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End-of life thoughts in the ICU: results of a survey
Critical Care volume 17, Article number: P529 (2013)
The decision of terminal care in the ICU is a very tough issue because the law, ethics, traditions and futility should be concerned involving the family's will. Especially, stopping or withdrawing therapy is a quite difficult operation in Japan because of legal issues. Our hypothesis is that some difference exists in thoughts between physicians and nurses for terminal patients in the ICU. The aim of this study is to know their real thoughts.
A questionnaire survey was performed on physicians and nurses in our medico-surgical ICU. The questionnaire consists of 11 questions with five optional answers related to the thoughts of participants about treatment of hopeless or brain death patients. Concretely, the questions were; whether to withhold therapy or not, whether to accept to withdraw therapy or not and with family's will, whether to accept to immediately stop therapy and with family's will, whether to positively or not donate organs from a brain death patient, necessity of ICU care for brain death patients, and feeling guilty and stress for stopping or withdrawing therapy. The optional answer has five gradations from 'Yes' to 'No' for all questions. The participants were asked to answer the questionnaire by expressing themselves without regarding legal issues or the consensus. It was guaranteed to be anonymous for them in the data analysis. The answers were compared between physicians and nurses. The Mann-Whitney U test was used for statistical analysis. P 0.05 was considered statistically significant.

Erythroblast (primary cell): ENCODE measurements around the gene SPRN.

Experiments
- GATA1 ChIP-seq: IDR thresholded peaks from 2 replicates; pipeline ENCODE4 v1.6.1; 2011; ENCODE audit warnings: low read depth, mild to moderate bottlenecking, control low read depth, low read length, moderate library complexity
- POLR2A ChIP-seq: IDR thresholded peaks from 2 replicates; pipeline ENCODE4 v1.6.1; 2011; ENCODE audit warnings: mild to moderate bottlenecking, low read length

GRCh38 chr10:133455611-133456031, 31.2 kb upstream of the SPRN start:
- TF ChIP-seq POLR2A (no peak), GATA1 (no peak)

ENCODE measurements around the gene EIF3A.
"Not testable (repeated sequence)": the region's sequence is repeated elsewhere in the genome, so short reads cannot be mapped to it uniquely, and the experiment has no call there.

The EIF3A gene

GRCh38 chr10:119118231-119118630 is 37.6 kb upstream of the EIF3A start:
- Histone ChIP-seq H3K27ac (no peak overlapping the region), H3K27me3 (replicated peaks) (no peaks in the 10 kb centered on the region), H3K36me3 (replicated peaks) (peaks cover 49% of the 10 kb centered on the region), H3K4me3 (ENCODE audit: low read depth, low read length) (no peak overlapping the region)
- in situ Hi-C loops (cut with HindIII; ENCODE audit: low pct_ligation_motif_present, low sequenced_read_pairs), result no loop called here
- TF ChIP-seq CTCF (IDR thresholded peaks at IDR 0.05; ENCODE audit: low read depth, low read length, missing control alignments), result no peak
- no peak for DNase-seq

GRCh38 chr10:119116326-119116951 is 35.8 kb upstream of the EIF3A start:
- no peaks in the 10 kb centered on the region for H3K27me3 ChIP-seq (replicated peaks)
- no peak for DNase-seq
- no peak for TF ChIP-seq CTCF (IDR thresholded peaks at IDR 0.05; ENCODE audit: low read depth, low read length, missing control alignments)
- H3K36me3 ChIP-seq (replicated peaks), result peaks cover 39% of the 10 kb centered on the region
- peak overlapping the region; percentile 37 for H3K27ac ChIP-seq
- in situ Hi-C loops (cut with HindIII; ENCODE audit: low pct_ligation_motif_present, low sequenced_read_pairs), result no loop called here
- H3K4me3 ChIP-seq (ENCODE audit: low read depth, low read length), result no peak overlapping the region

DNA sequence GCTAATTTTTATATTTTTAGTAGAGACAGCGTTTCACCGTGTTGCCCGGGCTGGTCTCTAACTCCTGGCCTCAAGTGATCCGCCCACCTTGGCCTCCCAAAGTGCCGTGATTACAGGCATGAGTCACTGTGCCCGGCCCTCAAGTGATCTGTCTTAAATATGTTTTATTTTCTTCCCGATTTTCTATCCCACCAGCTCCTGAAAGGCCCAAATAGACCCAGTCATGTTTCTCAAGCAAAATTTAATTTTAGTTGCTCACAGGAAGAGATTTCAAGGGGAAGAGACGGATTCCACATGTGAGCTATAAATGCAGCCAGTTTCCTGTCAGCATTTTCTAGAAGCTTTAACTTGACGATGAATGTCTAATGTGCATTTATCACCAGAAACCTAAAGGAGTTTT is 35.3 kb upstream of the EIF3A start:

There were in total 52 participants (response rate 98.1%) with 20 physicians and 32 nurses. Withdrawing therapy was significantly accepted in nurses than in physicians (83% vs. 55%, P = 0.039), when the family well understood. Withholding therapy should not be operated for brain death patients for physicians (65%), while it seemed a difficult judgement for nurses (23%, P = 0.021). ICU care for brain death patients is less necessary for physicians than nurses (80% vs. 53%, P = 0.016). There were no significant differences in other questions between physician and nurses such as feeling guilty or stress for stopping or withdrawing therapy.
Some of end-of-life thoughts in the ICU showed differences between physicians and nurses.
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Yaguchi, A., Namiki, M., Saito, N. et al. End-of life thoughts in the ICU: results of a survey. Crit Care 17, P529 (2013). https://doi.org/10.1186/cc12467
- Public Health
- Data Analysis
- Emergency Medicine
- Questionnaire Survey
- Brain Death